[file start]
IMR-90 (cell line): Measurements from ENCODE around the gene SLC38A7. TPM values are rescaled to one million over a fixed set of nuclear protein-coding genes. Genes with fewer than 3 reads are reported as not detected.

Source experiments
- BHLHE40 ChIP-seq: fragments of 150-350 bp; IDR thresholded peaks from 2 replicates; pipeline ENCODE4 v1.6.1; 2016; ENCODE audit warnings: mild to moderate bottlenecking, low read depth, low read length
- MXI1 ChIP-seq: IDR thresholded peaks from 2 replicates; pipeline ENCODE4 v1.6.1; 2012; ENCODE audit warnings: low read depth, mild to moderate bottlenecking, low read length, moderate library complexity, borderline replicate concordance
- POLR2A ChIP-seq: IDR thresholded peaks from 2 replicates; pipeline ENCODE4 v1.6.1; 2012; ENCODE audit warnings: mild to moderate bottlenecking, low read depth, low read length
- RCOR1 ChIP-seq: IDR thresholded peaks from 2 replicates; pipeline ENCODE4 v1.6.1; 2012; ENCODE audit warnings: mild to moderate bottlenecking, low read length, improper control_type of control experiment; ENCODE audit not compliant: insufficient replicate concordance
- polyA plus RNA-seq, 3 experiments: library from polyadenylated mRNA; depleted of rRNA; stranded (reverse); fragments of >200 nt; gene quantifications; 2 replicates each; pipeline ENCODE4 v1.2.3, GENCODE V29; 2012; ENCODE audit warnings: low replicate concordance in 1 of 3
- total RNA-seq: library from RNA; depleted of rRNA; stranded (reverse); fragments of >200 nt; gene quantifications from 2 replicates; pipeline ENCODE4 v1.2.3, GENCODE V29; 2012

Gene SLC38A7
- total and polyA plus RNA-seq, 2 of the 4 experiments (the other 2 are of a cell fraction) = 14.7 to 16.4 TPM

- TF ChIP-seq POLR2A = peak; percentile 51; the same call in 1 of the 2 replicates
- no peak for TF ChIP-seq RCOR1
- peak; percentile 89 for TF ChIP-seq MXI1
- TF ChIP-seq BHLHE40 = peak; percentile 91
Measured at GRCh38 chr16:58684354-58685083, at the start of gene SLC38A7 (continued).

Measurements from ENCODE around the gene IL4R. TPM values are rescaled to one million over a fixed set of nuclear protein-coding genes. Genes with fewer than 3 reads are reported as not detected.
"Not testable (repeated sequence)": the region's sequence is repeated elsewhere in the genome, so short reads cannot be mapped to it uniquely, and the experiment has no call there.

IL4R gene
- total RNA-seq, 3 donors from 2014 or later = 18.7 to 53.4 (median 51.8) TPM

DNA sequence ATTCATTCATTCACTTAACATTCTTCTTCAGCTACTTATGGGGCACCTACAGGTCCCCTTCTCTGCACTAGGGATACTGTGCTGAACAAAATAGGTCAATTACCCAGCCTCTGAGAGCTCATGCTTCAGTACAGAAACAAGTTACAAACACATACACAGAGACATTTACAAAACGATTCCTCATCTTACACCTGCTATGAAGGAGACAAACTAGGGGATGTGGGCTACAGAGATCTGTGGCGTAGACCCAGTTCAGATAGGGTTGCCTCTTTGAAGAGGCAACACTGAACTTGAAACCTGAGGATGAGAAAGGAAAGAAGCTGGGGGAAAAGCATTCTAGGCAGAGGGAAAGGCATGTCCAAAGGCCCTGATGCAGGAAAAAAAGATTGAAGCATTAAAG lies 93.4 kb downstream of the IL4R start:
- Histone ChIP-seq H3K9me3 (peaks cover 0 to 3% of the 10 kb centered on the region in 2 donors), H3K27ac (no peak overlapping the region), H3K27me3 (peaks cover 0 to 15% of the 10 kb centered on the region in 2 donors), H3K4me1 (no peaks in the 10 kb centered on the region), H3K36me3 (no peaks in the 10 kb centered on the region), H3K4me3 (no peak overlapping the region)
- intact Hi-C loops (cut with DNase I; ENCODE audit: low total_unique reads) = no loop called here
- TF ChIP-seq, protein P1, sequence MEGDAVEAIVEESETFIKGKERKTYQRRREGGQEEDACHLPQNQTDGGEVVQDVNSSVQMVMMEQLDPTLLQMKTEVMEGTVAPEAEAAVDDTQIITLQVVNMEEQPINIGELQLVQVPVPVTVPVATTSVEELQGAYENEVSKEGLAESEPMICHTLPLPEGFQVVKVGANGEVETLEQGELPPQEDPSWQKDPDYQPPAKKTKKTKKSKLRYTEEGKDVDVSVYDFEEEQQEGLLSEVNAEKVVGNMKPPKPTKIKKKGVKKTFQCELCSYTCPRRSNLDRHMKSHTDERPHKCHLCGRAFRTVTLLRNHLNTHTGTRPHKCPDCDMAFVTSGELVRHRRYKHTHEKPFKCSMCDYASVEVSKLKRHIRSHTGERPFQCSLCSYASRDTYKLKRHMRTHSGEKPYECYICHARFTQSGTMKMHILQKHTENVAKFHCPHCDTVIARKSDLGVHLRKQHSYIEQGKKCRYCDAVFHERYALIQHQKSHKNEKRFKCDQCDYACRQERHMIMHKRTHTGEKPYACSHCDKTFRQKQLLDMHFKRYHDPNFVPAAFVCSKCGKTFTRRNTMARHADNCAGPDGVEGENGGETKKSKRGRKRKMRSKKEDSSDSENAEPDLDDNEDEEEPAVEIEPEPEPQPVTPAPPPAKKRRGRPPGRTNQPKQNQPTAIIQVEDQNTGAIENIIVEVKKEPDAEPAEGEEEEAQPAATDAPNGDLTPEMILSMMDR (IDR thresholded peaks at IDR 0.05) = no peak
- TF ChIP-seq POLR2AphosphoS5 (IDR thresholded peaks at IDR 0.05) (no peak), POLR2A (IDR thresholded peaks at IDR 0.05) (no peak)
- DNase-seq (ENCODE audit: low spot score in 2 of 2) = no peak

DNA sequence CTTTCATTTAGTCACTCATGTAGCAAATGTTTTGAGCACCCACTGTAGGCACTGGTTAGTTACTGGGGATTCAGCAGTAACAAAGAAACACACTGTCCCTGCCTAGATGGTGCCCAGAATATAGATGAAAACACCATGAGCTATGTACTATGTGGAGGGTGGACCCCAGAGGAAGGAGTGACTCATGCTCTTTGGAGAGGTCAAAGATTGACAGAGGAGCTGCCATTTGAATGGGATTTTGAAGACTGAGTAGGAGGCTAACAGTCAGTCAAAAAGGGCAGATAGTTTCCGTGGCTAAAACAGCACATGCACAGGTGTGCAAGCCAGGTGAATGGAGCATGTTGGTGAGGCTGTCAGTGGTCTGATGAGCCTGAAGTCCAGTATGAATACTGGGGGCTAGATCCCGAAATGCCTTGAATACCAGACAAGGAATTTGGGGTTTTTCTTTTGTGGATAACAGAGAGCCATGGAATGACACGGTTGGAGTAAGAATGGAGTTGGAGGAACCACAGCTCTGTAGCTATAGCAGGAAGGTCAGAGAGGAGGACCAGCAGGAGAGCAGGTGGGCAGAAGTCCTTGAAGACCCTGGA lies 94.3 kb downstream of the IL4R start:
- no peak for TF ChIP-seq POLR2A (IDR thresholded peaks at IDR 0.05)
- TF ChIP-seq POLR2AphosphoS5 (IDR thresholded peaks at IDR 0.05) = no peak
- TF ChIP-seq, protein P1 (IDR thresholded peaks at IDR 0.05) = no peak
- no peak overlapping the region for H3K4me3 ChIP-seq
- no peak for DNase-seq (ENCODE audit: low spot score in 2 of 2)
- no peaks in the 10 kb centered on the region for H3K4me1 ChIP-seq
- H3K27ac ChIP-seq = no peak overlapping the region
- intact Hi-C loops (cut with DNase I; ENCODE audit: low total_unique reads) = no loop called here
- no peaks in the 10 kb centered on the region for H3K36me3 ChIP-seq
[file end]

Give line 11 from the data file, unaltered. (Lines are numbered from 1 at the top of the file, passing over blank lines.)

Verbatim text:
- TF ChIP-seq POLR2A = peak; percentile 51; the same call in 1 of the 2 replicates